Supreme Court issues contempt notice to Katju

Notice issued for his blog, in which he allegedly used intemperate language against judges of the apex court.

Updated - December 02, 2016 02:54 pm IST

Published - November 11, 2016 04:44 pm IST

“Don’t give me threats, Mr. Gogoi. Don’t try to be funny with me,” former Supreme Court judge Justice Markandey Katju shouted on Friday when slapped with a contempt notice in the very courtroom he once held sway as presiding judge.

But Justice Ranjan Gogoi, the presiding member of a three-judge Bench in Court 6 of the Supreme Court, was unmoved by his predecessor’s outburst.

The court’s unprecedented action against a former judge was triggered by remarks Justice Katju allegedly made in a blog post against the judges and the way they had dealt with the sensational Soumya murder and rape case of Kerala.

At one point, when Justice Katju continued to protest, Justice Gogoi asked security personnel to escort the retired judge out of the packed courtroom amid chants of “wrong, wrong, wrong” from lawyers.

Dressed in red tie and dark blue suit, Justice Katju stood clutching the folded photocopies of his blog posts as Justice Gogoi dictated the short order initiating contempt of court proceedings against him.

He had come on an invite from the Bench, also comprising Justices P.C. Pant and U.U. Lalit, for an open-court “debate” on his Facebook post that there were “fundamental flaws” in the Bench’s September 15 judgment sparing the life of the sole condemned man Govindaswamy after acquitting him of murder.

In an unprecedented order on October 17, the Bench had put the review petitions of Soumya’s mother and the State of Kerala on hold till it cleared the air with Justice Katju. It had suo motu converted the Facebook post of the former judge into a review petition.

Early in the hearing Justice Gogoi asked Justice Katju to not wander into case evidence, but stick to his Facebook claim that the case was of murder. Justice Gogoi said the Bench may be compelled to take cognisance of Justice Katju’s other blog posts if he persisted to deal with other aspects.

Justice Katju had replied: “It is your privilege... you can do anything you want. I am not afraid of anything. You invited me so that I can tell you why this is still murder.”

This is not the way SC judges should behave, says Katju

After Justice Katju finished his hour-long submissions, the Bench dismissed all the review petitions and turned to address Justice Katju, who was sitting in the front row.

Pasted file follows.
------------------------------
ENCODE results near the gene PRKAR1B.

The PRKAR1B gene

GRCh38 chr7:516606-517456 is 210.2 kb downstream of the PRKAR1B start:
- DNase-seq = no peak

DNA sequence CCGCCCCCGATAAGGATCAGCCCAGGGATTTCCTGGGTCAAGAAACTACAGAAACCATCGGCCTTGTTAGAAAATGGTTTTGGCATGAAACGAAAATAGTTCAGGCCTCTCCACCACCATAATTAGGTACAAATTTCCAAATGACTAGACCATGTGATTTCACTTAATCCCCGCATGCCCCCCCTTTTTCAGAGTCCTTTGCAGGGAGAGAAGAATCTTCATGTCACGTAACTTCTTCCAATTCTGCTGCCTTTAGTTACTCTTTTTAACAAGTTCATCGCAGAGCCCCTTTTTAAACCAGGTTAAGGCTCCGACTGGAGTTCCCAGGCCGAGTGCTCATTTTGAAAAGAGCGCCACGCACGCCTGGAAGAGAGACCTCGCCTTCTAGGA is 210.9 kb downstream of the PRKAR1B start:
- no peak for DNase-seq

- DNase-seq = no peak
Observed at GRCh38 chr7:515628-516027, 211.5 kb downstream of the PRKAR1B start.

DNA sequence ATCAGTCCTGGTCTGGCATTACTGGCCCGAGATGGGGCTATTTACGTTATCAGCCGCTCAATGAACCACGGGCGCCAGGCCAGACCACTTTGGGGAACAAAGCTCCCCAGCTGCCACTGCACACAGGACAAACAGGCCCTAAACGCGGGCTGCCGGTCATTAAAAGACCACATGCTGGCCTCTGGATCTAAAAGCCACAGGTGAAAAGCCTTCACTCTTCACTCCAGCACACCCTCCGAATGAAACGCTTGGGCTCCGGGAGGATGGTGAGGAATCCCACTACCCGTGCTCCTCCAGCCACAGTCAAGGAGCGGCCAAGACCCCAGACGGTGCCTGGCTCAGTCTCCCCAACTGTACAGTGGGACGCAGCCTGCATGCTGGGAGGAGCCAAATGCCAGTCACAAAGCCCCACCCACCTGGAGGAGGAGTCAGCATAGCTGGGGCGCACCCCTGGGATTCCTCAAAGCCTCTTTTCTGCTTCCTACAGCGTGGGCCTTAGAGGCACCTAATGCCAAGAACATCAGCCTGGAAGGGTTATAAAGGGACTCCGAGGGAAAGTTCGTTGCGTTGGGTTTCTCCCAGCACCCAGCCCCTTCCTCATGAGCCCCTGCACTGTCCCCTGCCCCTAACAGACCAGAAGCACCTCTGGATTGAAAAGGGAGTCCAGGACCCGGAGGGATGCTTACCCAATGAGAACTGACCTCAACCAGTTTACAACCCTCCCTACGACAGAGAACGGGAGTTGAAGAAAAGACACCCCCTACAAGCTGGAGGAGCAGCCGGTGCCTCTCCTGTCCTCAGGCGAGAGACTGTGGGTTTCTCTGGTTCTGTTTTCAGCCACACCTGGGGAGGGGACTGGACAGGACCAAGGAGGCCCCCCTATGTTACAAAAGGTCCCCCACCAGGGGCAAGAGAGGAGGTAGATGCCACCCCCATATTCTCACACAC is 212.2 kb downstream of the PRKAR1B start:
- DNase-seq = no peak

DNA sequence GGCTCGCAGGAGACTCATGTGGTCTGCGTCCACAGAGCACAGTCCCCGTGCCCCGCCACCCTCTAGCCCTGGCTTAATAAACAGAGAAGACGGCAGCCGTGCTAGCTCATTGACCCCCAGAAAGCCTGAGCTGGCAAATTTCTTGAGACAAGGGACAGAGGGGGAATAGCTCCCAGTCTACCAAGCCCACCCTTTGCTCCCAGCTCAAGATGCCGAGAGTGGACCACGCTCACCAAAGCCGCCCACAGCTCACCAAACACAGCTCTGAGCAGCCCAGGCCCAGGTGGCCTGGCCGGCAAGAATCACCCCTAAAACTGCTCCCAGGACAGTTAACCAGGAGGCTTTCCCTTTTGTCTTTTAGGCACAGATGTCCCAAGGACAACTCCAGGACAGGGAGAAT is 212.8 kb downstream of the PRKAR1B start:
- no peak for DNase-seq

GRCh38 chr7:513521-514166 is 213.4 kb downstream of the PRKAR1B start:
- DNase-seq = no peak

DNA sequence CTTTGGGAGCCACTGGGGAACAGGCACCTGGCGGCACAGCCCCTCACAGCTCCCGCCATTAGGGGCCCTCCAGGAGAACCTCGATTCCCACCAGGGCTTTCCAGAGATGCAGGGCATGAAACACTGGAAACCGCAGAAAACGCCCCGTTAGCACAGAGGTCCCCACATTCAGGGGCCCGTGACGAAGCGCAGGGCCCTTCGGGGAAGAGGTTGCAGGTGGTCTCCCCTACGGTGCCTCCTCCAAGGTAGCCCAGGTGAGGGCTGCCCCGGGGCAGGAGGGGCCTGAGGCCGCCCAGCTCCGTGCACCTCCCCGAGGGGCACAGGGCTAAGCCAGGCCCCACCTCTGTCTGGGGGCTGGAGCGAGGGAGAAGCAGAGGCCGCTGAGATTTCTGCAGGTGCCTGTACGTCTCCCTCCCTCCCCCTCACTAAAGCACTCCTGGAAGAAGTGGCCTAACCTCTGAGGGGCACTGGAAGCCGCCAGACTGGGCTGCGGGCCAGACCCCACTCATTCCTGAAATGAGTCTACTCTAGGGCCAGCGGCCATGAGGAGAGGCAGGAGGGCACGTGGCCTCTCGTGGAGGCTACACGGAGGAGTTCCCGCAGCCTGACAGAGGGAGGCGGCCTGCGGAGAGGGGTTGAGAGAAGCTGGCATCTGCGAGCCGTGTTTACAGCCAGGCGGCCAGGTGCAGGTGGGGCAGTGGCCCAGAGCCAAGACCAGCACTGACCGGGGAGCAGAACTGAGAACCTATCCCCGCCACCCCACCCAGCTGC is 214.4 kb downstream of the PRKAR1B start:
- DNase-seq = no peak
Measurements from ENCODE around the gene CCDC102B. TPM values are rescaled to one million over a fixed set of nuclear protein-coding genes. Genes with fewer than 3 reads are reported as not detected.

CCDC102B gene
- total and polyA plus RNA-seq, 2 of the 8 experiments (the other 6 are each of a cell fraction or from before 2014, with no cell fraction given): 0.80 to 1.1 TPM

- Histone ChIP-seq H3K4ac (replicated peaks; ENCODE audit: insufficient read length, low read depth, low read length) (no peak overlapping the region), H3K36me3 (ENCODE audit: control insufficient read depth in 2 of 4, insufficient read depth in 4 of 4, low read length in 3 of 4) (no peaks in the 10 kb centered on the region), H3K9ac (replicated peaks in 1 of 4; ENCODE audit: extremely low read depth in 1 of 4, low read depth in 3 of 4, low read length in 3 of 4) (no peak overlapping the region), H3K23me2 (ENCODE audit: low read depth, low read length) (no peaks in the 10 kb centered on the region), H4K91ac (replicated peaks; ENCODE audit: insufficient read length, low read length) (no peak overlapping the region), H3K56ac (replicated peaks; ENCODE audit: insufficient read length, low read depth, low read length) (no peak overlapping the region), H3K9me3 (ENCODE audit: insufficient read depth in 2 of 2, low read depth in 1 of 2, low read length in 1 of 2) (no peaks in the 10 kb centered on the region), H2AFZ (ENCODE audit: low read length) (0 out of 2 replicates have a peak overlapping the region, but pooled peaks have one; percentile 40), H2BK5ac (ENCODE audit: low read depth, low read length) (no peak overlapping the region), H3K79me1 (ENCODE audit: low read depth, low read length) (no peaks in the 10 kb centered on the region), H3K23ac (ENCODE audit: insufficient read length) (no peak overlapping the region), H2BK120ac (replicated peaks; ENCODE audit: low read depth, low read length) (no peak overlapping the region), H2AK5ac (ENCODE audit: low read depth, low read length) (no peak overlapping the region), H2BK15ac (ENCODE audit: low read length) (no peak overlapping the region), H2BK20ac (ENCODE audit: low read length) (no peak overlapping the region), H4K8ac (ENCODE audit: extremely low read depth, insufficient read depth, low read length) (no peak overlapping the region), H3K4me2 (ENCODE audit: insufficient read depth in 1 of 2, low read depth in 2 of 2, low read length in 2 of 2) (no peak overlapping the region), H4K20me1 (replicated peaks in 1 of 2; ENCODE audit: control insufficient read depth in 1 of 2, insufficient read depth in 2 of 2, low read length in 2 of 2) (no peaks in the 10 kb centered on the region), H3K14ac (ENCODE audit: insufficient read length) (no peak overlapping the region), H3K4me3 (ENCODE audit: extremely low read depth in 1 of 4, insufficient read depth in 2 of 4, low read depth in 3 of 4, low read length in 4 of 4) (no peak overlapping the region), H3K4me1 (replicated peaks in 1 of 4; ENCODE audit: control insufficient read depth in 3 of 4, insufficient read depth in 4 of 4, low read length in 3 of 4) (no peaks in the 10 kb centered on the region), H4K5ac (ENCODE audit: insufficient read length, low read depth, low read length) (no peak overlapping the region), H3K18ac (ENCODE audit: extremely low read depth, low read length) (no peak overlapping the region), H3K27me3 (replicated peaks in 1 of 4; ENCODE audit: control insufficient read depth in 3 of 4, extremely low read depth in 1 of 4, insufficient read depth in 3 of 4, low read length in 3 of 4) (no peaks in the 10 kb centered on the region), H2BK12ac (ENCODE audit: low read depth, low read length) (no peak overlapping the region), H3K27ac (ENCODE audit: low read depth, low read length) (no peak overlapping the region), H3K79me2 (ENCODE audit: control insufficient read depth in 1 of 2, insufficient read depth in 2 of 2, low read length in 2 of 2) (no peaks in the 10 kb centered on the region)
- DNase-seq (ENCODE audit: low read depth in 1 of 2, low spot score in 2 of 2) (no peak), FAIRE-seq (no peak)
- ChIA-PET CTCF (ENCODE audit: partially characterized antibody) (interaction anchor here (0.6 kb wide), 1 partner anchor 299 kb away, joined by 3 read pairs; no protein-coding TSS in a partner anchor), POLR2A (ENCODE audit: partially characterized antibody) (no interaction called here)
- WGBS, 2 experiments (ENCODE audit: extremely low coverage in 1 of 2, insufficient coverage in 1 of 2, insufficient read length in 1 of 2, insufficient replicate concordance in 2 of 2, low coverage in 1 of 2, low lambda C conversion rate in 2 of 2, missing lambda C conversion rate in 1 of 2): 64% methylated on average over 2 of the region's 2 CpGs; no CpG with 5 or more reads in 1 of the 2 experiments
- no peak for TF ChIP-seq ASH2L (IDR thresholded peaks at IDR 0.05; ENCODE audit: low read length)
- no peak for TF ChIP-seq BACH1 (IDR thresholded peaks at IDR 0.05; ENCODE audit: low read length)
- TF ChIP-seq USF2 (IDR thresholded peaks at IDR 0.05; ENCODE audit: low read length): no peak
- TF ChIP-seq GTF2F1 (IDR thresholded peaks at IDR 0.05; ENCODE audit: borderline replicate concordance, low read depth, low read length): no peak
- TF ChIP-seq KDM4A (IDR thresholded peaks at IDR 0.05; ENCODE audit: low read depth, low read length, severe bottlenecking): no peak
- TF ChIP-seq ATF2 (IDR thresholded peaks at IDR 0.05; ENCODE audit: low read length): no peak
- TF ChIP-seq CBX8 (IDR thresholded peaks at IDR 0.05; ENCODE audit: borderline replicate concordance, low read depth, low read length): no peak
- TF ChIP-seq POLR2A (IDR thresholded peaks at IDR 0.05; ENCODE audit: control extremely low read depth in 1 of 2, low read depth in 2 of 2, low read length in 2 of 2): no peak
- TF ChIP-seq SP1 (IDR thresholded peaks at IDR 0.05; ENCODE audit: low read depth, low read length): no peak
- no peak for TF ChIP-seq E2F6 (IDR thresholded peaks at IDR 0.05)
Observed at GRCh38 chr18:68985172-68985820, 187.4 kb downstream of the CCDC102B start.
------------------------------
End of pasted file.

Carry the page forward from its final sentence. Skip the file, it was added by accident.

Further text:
Justice Gogoi handed over photocopies of certain blog posts of Justice Katju both to the retired judge and Attorney-General Mukul Rohatgi, who appeared for the Kerala government, with an instruction to read certain underlined portions in them.

As soon as Justice Katju finished taking a cursory glance, Justice Gogoi asked him what he had to say.

“This is a free country. I have a right to say what I want,” Justice Katju replied.

Asked for his opinion, Mr. Rohatgi first said the blog posts were “scandalous” but later described them as “intemperate”.

Justice Gogoi said the underlined portions were remarks made against the judges on the Bench and not an opinion on the Soumya case judgment. “Well, we are issuing contempt notice against Justice Katju,” Justice Gogoi said.

At this moment, Justice Katju intervened and addressed Justice Gogoi: “First learn to be modest. This is not the way Supreme Court judges should behave. Don’t provoke me.”

“You are provoking us,” Justice Gogoi replied.

“I came here on your invite and I am sorry it has come to this,” Justice Katju said.

“We are sorry too,” Justice Gogoi said, before passing a short order initiating contempt action against him.

Earlier, exhorting the court to use “some common sense,” Justice Katju submitted that Govindachamy’s assault on Soumya was so violent that not only did she fracture her head, but also sustained deep injuries.

“So how does it matter if she jumped out of the moving train or was pushed out? She was trying to escape a murderous assault. Do you expect the girl to stay on in the train and die?” Justice Katju argued.

Justice Katju submitted that after the assault, the grievously injured and “half-dead” victim may have even staggered out of the compartment.

But the court said this narrative was a mere presumption and there was no evidence to conclusively prove that she either staggered out or was pushed out.

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